In a way, the behavior of Turkey, Saudi Arabia and Israel in Syria exemplifies more than just another case of free riders that expect to benefit from the security protection provided by the hegemon without paying for the costs. These governments recognize that what happens in Syria, with or without American military intervention, would affect their national-security and foreign-policy calculations. They count, however, on the United States to be responsible for dealing with the consequences of the collapse of the balance of power in Syria, including through direct military intervention to help protect their interests there.

In a way, American global military intervention, in general, and in Syria, in particular, tends to encourage foreign governments and groups ally with it to engage in risky behavior whose costs end-up being paid by American soldiers and taxpayers, and could therefore be considered a case of “moral hazard,” not unlike the way that bailing out financial institutions encourages risky lending in the future since those taking the risks end-up operating under the assumption that they will not have to pay the full costs of future losses.

 

Or to put it differently, insulating a certain foreign player from future risk is a “moral hazard;” the same player would behave differently than if it is fully exposed to the risk. Examples abound: Georgia provoking a conflict with Russia (expecting the U.S. to come to its aid); Pakistan supporting radical Islamists (expecting the U.S. to pay the costs of fighting terrorism); Israel building-up settlements in the West Bank (expecting Washington to protect it against international denunciations).

Not unlike America’s too-big-to-fail financial institutions, U.S. foreign clients tend to make their strategic calculations based not on what Washington says, but on what Washington does. The financial firms rescued by the Treasury and the Fed are confident that despite all the public rage and the tough populist rhetoric emanating from Congress and the White House, Washington would bail them out once again if and when their risk-taking will force us into another financial meltdown.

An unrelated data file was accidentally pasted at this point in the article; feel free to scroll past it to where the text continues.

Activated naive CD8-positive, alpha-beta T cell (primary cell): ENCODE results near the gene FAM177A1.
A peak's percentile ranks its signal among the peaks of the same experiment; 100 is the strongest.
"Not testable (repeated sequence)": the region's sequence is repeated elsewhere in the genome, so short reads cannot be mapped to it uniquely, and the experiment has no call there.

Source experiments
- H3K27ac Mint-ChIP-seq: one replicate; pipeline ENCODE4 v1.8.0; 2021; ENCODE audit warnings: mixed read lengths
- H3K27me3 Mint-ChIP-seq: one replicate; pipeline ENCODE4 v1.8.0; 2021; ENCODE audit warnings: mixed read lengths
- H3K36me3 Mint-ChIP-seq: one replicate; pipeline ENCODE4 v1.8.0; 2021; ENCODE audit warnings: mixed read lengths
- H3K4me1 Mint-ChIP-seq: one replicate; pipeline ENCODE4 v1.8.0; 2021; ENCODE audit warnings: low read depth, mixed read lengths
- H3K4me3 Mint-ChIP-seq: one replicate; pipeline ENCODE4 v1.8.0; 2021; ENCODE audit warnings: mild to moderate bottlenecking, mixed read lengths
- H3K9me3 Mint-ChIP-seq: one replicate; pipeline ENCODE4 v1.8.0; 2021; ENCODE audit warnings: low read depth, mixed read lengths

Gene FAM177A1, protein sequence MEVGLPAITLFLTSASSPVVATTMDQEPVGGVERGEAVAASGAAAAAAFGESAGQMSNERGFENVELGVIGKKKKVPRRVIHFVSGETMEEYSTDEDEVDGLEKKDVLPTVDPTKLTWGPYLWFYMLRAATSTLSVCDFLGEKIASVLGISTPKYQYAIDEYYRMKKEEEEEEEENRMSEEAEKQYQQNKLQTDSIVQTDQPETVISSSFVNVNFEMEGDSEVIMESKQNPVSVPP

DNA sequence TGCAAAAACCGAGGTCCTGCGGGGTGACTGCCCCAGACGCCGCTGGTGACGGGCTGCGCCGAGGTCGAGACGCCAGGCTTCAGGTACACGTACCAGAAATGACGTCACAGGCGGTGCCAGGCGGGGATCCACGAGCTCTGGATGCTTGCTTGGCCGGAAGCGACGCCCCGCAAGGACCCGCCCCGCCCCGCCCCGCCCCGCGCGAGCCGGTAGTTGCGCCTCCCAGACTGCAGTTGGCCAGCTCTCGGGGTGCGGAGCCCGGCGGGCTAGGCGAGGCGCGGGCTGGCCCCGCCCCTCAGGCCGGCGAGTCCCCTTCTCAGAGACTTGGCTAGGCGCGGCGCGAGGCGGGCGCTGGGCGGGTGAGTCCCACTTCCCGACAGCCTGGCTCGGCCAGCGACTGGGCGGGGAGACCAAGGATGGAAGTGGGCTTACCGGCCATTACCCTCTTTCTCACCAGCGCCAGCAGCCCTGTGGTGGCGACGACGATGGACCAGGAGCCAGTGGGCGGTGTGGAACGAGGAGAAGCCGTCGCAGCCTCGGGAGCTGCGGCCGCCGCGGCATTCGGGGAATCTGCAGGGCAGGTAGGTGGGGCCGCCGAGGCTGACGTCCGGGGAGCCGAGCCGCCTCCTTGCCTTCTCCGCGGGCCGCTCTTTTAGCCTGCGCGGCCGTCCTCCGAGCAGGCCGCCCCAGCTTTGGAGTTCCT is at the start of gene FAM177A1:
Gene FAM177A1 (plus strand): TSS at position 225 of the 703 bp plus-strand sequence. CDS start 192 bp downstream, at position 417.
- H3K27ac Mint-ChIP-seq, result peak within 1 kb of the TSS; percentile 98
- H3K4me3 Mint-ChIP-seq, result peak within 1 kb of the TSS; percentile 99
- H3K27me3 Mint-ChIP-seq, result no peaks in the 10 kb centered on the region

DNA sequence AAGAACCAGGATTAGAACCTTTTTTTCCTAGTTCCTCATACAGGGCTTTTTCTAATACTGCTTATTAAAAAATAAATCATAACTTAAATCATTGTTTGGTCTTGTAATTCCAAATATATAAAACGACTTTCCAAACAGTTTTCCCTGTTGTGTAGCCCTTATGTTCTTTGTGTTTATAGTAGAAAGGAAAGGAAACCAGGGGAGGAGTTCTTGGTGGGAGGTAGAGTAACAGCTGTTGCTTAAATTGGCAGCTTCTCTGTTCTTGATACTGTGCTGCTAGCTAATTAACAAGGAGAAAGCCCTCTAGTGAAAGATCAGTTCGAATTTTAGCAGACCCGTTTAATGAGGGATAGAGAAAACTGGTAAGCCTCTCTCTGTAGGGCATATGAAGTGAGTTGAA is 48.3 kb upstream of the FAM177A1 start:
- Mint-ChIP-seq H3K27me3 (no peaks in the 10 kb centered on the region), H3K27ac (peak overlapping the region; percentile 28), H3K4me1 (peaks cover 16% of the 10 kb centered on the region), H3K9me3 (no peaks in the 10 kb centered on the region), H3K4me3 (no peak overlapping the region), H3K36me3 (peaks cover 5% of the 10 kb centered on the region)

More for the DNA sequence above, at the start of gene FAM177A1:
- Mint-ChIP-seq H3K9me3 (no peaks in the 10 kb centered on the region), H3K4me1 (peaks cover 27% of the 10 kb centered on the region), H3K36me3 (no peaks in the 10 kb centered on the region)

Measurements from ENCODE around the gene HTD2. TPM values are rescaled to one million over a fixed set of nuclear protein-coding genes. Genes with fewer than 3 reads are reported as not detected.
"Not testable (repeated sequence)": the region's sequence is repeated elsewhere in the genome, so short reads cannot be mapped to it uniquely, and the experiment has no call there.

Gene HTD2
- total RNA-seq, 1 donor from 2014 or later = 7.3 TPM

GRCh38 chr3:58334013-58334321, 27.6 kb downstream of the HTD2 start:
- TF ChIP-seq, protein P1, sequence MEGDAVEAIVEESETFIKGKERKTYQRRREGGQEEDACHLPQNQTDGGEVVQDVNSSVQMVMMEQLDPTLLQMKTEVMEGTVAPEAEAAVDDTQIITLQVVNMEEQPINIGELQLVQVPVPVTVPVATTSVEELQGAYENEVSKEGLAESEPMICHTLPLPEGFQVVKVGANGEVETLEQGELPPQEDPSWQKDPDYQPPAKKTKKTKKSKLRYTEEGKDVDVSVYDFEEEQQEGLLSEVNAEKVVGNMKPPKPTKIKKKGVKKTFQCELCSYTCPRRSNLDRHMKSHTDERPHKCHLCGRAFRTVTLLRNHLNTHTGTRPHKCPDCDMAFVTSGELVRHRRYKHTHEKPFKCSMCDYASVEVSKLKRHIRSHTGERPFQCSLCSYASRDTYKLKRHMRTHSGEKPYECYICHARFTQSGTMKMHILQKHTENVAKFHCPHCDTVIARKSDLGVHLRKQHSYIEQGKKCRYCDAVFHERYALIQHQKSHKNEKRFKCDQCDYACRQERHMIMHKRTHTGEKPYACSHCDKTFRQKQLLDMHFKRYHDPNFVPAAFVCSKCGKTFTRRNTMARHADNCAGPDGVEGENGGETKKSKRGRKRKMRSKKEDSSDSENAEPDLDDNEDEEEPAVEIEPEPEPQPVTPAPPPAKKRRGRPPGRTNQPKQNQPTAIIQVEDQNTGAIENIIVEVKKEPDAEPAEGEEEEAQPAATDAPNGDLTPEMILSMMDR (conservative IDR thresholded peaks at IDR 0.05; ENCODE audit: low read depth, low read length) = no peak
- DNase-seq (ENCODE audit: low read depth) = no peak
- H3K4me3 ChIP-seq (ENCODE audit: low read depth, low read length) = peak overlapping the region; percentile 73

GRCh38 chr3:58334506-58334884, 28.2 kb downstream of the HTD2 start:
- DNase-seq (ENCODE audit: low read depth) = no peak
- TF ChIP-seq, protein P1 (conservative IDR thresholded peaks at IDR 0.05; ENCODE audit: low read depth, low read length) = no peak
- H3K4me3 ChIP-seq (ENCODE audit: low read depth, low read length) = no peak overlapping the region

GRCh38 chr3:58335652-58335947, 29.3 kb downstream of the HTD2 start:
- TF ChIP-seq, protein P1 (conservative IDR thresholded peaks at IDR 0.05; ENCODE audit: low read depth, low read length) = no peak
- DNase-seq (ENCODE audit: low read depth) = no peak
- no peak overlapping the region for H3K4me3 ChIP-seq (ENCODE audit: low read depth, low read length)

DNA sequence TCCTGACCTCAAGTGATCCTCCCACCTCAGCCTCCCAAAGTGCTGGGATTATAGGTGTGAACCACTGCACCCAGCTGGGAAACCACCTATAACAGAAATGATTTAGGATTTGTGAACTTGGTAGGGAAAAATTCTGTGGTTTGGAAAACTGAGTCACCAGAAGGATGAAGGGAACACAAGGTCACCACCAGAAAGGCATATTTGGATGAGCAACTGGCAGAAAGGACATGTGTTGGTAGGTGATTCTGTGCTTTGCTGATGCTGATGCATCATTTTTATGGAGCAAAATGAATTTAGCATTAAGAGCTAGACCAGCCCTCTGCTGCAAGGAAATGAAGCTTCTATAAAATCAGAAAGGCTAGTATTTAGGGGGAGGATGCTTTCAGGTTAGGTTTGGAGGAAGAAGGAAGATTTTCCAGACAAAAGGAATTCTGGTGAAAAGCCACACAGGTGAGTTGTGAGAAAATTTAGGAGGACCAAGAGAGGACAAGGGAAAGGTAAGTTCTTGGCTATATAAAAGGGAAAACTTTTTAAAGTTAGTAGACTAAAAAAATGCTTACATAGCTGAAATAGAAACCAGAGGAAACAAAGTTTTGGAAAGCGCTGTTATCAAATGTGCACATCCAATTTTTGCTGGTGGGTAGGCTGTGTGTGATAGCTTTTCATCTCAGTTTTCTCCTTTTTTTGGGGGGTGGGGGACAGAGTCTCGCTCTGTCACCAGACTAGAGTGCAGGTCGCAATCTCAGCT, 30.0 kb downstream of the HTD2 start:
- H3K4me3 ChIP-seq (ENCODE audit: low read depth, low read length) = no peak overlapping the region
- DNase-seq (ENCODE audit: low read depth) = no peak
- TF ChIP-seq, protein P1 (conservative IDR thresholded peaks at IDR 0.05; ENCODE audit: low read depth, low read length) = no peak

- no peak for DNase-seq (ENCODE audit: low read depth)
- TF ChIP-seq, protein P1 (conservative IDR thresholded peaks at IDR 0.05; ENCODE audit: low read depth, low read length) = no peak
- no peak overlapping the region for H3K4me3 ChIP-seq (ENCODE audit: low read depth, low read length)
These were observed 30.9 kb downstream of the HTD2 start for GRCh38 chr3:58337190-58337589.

Similarly, the Turks, the Saudis, and the Israelis are certain that notwithstanding all the talk about war weariness in Washington and across the nation, they could eventually draw the Obama administration into Syria to protect them from the consequences of their policies there, whether it is the direct aid that the Turks and the Saudis are providing to the rebels, or the more complex Israeli game of ensuring that Assad and the opposition forces continue to fight and secure a military deadlock in the civil war.

But there is no reason why Washington should continue playing this role of a global sugar daddy when its allies seem to be more than ready to take upon themselves the responsibility to protect their security.

The GFP website that compares the military strengths of the world’s leading sixty-eight military powers, positions Turkey in the eleventh place, Israel in the thirteenth, Saudi Arabia in the twenty-seventh, with Syria down at the bottom, thirty-eighth. This global firepower (GFP) ranking is based on each nation’s conventional war-making capabilities and doesn’t factor in nuclear capability, which Israel possesses; Turkey as member of NATO enjoys in theory the nuclear protection of the United States (not to mention the support of its close military ally, a nuclear-armed Pakistan). Saudi Arabia and Turkey are also major global economic powers and members of the G-20.

The United States does not have an obligation to help these regional military powers and global economic players deal with security problems that are taking place in their respective strategic backyards (and doesn’t affect directly its security) and bail them out after they helped create a mess. If Turkey, Saudi Arabia and Israel believe that Assad poses a direct threat to them, let them handle the problem on their own, or under the best scenario, work together to maintain stability in the region. American military intervention only ensures that that wouldn’t happen any time soon.

Leon Hadar, senior analyst at Wikistrat, a geostrategic consulting group, is the author of Sandstorm: Policy Failure in the Middle East.

Image: Flickr/Israel Defense Forces. CC BY-NC 2.0.